About Scott M. Tyson

Award-winning physicist, engineer, scientist and researcher, Scott M. Tyson graduated from Johns Hopkins University with an engineering degree, and then embarked on a career that included working at IBM’s VLSI Laboratory, Johns Hopkins University’s Applied Physics Laboratory, Sandia National Laboratories and Westinghouse’s Advanced Technology Laboratory. Responsible for the implementation of new microelectronics approaches for space, Tyson also served as an advisor to the Office of the Secretary of Defense on space computing technology development and planning, as well as for congressional delegations to accelerate the advancement of meaningful and effective space electronic solutions.

To interview Scott M. Tyson or request a review copy of The Unobservable Universe contact Ginny Grimsley

Ginny Grimsley
National Print Campaign Manager
News and Experts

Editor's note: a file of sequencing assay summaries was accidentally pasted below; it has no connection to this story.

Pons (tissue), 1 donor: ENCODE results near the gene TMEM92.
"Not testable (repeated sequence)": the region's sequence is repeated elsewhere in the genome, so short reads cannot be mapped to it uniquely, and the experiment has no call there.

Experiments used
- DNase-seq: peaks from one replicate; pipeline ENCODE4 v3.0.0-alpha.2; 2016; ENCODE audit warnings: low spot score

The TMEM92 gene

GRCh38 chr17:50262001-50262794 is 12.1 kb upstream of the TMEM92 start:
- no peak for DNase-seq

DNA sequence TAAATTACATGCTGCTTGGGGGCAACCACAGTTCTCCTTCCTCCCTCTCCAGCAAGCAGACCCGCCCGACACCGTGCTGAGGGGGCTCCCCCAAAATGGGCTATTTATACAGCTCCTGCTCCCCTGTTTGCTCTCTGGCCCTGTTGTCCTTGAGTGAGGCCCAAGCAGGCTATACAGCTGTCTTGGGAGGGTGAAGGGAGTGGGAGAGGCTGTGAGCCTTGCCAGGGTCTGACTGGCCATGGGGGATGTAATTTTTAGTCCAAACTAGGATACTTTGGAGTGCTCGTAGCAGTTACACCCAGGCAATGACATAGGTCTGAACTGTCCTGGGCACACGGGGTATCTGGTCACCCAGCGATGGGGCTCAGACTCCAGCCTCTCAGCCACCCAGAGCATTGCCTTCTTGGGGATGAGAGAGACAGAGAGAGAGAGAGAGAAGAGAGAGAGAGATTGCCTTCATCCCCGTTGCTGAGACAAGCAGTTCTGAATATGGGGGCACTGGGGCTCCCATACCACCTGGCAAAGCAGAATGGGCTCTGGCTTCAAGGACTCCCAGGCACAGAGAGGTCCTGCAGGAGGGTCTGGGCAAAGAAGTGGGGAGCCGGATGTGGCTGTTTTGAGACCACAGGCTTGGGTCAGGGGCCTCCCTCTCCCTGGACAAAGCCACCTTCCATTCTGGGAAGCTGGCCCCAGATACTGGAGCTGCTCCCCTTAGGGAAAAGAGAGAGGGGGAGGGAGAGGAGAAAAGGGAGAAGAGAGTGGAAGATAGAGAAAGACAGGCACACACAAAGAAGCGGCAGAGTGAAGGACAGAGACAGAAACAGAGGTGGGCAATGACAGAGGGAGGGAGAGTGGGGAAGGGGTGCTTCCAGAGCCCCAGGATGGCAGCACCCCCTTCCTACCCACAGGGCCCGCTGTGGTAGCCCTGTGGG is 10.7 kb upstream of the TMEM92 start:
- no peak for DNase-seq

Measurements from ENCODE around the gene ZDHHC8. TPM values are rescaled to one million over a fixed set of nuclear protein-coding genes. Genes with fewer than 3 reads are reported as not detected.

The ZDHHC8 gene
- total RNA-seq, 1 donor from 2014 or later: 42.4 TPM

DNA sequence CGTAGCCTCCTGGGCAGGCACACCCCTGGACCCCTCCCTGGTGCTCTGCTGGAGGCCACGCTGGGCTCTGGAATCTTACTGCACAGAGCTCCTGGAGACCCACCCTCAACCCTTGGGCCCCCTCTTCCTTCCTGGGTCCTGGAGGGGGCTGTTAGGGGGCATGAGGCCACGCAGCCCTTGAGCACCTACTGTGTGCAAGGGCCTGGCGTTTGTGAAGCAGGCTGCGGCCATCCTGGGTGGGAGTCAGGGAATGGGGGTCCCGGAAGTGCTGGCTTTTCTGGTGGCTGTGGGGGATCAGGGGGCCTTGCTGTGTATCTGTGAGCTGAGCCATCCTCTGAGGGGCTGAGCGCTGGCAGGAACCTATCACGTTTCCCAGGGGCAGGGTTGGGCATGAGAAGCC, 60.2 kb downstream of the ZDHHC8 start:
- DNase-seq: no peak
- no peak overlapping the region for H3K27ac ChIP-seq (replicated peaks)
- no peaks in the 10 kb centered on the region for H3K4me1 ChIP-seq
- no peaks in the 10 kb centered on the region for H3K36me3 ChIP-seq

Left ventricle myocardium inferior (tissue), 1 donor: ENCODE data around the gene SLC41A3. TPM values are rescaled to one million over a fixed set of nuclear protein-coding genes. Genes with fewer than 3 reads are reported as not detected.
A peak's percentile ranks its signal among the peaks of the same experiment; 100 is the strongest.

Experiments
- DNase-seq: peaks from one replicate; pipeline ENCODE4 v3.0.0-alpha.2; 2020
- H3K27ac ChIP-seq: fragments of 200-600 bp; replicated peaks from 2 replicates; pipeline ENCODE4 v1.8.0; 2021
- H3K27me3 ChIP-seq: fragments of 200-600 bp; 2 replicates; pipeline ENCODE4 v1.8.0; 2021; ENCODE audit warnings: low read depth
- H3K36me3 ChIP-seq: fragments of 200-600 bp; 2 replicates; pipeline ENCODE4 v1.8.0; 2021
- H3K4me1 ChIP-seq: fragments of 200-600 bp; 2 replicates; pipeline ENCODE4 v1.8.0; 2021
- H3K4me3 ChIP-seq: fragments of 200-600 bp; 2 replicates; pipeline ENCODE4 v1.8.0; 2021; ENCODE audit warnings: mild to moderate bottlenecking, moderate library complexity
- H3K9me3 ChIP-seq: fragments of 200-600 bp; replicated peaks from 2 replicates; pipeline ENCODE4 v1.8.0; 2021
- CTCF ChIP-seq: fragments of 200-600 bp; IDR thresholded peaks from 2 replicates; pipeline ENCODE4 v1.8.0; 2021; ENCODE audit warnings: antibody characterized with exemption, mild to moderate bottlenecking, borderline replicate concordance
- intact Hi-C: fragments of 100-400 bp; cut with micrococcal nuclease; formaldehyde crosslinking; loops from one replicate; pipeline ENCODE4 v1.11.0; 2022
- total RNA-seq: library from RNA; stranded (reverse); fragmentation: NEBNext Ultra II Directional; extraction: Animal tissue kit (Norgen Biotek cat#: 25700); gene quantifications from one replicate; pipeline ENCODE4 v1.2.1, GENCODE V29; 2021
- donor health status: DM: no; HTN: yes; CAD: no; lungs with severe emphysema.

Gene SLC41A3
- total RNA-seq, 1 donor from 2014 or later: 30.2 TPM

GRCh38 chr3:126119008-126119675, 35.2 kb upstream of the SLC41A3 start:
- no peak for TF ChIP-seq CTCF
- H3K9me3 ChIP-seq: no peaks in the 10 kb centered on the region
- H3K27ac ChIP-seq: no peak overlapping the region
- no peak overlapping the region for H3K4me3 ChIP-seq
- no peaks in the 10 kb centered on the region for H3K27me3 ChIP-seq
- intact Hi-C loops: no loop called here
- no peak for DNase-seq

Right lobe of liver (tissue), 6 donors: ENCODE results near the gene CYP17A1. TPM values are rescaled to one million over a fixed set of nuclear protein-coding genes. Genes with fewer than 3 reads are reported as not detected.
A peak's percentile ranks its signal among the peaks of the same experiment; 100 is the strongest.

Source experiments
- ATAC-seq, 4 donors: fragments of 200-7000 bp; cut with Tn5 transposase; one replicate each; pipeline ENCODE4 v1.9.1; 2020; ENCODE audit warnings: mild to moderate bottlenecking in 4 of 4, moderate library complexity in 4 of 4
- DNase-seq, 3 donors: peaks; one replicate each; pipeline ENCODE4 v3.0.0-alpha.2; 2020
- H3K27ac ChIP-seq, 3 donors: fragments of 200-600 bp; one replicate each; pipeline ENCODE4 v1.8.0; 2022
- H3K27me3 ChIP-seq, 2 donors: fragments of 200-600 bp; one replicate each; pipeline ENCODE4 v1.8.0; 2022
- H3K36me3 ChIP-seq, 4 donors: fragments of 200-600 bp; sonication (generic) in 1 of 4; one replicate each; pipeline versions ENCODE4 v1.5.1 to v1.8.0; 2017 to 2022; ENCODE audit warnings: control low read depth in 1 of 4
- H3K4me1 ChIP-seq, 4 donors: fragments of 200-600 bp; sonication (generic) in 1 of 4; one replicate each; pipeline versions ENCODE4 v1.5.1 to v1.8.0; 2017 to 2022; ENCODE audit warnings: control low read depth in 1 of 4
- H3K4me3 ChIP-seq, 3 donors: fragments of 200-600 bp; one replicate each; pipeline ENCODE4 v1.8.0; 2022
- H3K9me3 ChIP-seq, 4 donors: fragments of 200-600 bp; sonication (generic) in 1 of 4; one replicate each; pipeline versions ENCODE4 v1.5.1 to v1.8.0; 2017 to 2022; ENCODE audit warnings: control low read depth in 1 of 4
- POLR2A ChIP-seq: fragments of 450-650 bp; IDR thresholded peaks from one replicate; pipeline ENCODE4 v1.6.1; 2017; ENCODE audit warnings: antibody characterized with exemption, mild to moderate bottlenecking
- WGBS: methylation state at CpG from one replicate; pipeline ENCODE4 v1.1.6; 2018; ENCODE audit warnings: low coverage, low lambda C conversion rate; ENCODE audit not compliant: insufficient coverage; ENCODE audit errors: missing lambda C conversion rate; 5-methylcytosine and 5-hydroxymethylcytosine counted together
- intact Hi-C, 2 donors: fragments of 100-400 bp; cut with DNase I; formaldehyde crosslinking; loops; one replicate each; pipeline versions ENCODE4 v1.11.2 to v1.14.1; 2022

Now – mind you – I am not a big fan of the “science is the only way of thinking” crowd and I am sympathetic to a diverse set of view points.  But I do not wear my opinions about this on my sleeve, so to speak.  Regardless of where I stand on some of these discussions, what I cannot stand is bad arguments on any side.  And the arguments in this PR piece are pretty bad I must say.  
For example, the PR states at the beginning “Scientists make terrible theologians.”  Certainly, some do.  But then the PR argues that scientists who discount religion leave out all the scientists who are religious and that that is not fair.  So – I guess scientists who are religious make good theologians while scientists who aren’t religious don’t?  I am lost here on the logic flow.
What really gets me here is the attempt to diss Hawking for misusing his fame as a great scientist but to then use the names of other great scientists who supposedly believed in God.  Which is it?  Is it OK to use fame / notoriety as a great scientist to support a point of view or not?